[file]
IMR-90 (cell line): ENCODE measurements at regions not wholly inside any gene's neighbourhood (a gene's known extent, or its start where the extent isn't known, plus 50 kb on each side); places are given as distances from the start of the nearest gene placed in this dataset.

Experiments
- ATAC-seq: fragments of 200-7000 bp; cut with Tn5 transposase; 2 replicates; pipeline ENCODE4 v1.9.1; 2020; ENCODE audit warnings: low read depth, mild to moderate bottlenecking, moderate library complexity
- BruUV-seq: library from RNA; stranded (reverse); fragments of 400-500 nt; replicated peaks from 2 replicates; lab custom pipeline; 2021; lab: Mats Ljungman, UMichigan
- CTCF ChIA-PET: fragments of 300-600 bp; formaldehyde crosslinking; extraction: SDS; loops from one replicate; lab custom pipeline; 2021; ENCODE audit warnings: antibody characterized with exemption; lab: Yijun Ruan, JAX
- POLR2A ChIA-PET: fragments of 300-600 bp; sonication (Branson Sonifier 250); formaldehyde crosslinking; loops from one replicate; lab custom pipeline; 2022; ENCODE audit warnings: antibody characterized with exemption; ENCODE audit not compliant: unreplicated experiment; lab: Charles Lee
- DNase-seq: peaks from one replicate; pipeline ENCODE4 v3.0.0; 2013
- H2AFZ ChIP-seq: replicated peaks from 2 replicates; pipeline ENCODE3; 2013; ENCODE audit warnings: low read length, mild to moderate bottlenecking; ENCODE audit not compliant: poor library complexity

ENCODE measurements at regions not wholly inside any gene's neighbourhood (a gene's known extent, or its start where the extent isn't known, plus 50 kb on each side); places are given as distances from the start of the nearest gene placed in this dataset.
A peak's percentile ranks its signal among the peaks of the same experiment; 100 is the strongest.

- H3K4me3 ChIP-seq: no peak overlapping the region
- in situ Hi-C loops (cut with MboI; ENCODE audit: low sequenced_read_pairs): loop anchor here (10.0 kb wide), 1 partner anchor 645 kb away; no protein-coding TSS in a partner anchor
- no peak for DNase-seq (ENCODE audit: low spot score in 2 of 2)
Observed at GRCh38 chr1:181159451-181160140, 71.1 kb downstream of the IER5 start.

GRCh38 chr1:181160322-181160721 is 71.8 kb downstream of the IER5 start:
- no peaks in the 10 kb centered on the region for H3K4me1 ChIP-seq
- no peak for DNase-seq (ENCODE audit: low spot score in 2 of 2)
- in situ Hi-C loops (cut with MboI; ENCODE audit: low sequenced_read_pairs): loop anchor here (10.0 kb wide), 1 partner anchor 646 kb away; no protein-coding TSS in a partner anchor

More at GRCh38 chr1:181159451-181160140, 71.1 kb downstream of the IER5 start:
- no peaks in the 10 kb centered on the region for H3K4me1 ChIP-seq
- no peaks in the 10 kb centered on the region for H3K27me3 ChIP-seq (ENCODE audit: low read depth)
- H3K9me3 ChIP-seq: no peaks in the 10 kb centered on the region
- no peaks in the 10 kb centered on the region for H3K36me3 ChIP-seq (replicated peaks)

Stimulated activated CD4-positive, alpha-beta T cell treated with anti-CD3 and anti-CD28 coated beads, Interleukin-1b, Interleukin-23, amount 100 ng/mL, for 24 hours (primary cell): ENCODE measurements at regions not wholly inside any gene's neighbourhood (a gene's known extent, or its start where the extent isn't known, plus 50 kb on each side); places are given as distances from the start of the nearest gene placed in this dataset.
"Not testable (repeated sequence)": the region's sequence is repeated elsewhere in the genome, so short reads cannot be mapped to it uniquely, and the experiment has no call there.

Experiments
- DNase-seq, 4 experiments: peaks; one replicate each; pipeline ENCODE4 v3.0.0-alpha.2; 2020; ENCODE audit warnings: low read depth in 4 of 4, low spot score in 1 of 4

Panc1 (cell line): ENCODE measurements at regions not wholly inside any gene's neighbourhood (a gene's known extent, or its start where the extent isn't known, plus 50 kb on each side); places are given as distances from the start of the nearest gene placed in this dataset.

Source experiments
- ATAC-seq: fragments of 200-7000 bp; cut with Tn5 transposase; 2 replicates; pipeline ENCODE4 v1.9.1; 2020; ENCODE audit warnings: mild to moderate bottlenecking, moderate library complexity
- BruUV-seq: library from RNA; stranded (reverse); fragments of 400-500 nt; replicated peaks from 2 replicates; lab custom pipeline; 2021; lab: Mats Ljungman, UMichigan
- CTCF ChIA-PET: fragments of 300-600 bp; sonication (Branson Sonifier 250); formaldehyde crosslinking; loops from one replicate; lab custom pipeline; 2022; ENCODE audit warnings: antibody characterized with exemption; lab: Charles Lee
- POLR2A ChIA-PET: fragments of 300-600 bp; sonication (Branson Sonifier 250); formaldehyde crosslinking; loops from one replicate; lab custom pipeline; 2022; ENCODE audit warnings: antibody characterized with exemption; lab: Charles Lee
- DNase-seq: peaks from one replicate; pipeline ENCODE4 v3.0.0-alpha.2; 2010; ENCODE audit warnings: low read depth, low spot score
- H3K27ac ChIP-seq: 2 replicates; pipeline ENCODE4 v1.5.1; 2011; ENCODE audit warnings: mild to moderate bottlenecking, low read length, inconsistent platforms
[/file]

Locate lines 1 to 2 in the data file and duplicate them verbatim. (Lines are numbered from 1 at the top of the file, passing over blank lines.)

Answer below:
IMR-90 (cell line): ENCODE measurements at regions not wholly inside any gene's neighbourhood (a gene's known extent, or its start where the extent isn't known, plus 50 kb on each side); places are given as distances from the start of the nearest gene placed in this dataset.

Experiments